#167 | Don’t Be Fooled by VRDO
I’ve seen more than a few proposals and pitches recently from companies with ambiguous, financial-sounding names promoting strategies with life insurance that sound like premium financing, but the promoters are insistent that they have something different and better (and usually “proprietary”). They usually even go so far as to bash traditional premium financing for all of its well-known flaws before presenting their strategies. But if it looks like a duck, walks like a duck and quacks like a duck, then it’s probably a duck. Except, in this case, it’s a hyper-complex and fee-laden financing structure called VRDO.
VRDO, which stands for Variable Rate Debt Obligation, is a strategy commonly used in municipal debt but has been poking around the life insurance world since at least 2007, if not earlier. For life insurance applications, it operates like a variant of premium financing. Here’s basically how it works:
- Client secures a demand LOC that is collateralized with policy cash values and other assets
- The LOC is used to secure a short-term note (usually 7 days) that is sold on the open bond market using the bank’s credit rating
- The note is continuously rolled over and sold (“re-marketed”)
- The client is on the hook to either pay interest out of pocket or continuously refinance interest payments by securing, collateralizing and issuing larger and larger notes to cover the accrued interest
The upside of VRDO is obvious. Rather than paying a bank 12-month LIBOR plus 1.5% to borrow money for 10 years, the VRDO structure allows for the note to be rewritten continuously in the very, very short end of the bond market and therefore paying (theoretically) much lower rates, depending on the shape of the yield curve. The client’s pure interest rate costs should be lower with VRDO than with traditional financing.
The downsides of VRDO, though, are legion. First, it’s a rather complex transaction that involves multiple parties that have to work in concert. The bank has to maintain its rating and continue the demand LOC, the investment bank has to continuously remarket the note, the client has to post varying levels of collateral, the policy needs to perform well and the bond market needs to stay stable and pay market-rates for these types of instruments. Managing a VRDO transaction in the real world is like a middle school dance – lots of bumping into one another without a lot of rhythm. The sheer number of moving parts required in VRDO relative to a traditional financing arrangement should be reason enough to view it with some skepticism.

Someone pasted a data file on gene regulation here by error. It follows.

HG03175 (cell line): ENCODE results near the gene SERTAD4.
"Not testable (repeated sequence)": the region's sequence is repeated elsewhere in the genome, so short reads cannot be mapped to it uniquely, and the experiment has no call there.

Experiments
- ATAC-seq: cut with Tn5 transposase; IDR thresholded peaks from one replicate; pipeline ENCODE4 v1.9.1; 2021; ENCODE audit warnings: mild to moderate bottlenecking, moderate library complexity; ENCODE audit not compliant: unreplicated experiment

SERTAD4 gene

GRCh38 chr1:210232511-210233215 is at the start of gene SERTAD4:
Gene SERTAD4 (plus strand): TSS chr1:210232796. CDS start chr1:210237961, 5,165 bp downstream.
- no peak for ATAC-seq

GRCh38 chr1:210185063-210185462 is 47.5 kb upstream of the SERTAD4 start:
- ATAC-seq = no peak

But the bigger problem is that all of these parties have to get paid. The typical charge for a demand LOC is about 1% per year. The re-marketing fees for the investment bank are based on a variety of factors beyond just the size of the note and can vary as the deal progresses but, as you can imagine, they’re not cheap. And then, of course, there’s the yield paid on the note. How do you know the investment bank is trading your note hard to get you the best rate? You don’t. Just take a look at this massive lawsuit against major investment banks for collusion on markups for LOC fees, remarketing fees and overpaid interest. If major municipalities are getting hosed by big-name banks on huge transactions, what do you think is happening to your tiddlywinks five million dollar VRDO deal issued by a tiny investment bank out of Montgomery, Alabama?
The other problem with this design is that it is fundamentally a bad fit for life insurance. Getting a note big enough to float usually means that all of the premiums are borrowed in the first year. That means all of the fees are also based on the full premium amount on day one. How do VRDO promoters get around this little problem? They show that the client can reinvest the money in something else that earns a higher rate than the cost of the VRDO. That seems reasonable. If VRDO is cheap financing, surely the client can invest it elsewhere and get a higher yield? Not so fast. If that was true, then why bother with life insurance at all? Why not just use VRDO to fund all sorts of other purchases and investments? VRDO has nothing to do with life insurance. It’s just a financing mechanism. The simple fact that VRDO is not a regularly used strategy for HNW individuals is a tell-tale sign that it has major problems that life insurance VRDO financing promoters seem to conveniently forget. After all, who wins in a VRDO deal? The bank gets a fat LOC fee. The investment bank gets fat remarketing fees. The insurance company gets a big policy on the books. The agent and the financing promoter get commissions. Everyone wins. Everyone, of course, except the client who is left holding the bag.
Don’t be fooled. VRDO is premium financing. More accurately, VRDO is a more complex and fee-laden version of premium financing – exactly what your clients are looking for, right?